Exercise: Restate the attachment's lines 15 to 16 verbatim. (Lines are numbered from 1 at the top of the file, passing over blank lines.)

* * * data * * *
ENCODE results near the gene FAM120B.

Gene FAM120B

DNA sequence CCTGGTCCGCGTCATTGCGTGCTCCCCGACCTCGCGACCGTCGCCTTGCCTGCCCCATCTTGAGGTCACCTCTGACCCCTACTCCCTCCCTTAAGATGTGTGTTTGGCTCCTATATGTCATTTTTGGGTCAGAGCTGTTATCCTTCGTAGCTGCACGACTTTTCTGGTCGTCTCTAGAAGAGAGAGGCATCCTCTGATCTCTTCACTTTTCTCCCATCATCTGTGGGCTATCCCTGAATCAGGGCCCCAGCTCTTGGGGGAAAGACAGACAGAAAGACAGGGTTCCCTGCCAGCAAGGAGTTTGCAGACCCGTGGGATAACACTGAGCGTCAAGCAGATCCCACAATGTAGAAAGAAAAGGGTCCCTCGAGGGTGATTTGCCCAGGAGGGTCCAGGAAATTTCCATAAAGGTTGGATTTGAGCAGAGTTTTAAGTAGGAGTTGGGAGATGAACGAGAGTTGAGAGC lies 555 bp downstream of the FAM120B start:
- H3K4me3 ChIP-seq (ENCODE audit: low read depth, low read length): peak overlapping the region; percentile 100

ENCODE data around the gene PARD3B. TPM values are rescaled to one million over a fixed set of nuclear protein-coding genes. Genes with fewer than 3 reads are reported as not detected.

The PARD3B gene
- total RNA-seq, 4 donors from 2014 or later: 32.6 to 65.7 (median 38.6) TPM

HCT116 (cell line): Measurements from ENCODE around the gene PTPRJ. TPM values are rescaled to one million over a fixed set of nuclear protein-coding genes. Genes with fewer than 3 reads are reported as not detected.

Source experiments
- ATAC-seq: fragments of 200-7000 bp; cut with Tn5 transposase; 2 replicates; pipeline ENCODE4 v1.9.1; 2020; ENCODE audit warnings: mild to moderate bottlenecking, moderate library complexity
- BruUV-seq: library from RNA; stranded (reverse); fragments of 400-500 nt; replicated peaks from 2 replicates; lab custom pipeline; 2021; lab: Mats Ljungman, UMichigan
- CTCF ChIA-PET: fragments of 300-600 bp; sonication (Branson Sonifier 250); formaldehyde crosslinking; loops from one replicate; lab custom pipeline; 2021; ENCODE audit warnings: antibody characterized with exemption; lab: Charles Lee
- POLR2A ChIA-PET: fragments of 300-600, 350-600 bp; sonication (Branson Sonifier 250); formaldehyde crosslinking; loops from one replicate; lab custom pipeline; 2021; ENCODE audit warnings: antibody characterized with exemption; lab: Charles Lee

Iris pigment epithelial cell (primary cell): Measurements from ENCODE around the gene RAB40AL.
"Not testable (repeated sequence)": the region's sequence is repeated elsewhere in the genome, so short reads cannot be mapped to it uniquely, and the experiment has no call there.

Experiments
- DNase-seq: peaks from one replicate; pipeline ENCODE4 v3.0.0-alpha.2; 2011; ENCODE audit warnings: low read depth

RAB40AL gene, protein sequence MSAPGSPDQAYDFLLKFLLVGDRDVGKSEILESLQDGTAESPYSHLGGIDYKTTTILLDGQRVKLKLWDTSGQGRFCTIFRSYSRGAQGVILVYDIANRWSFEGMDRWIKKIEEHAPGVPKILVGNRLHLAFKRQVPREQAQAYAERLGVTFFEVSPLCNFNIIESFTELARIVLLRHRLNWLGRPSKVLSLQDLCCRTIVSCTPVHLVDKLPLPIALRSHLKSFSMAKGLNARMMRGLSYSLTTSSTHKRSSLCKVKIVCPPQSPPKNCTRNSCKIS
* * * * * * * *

"Not testable (repeated sequence)": the region's sequence is repeated elsewhere in the genome, so short reads cannot be mapped to it uniquely, and the experiment has no call there.

Experiments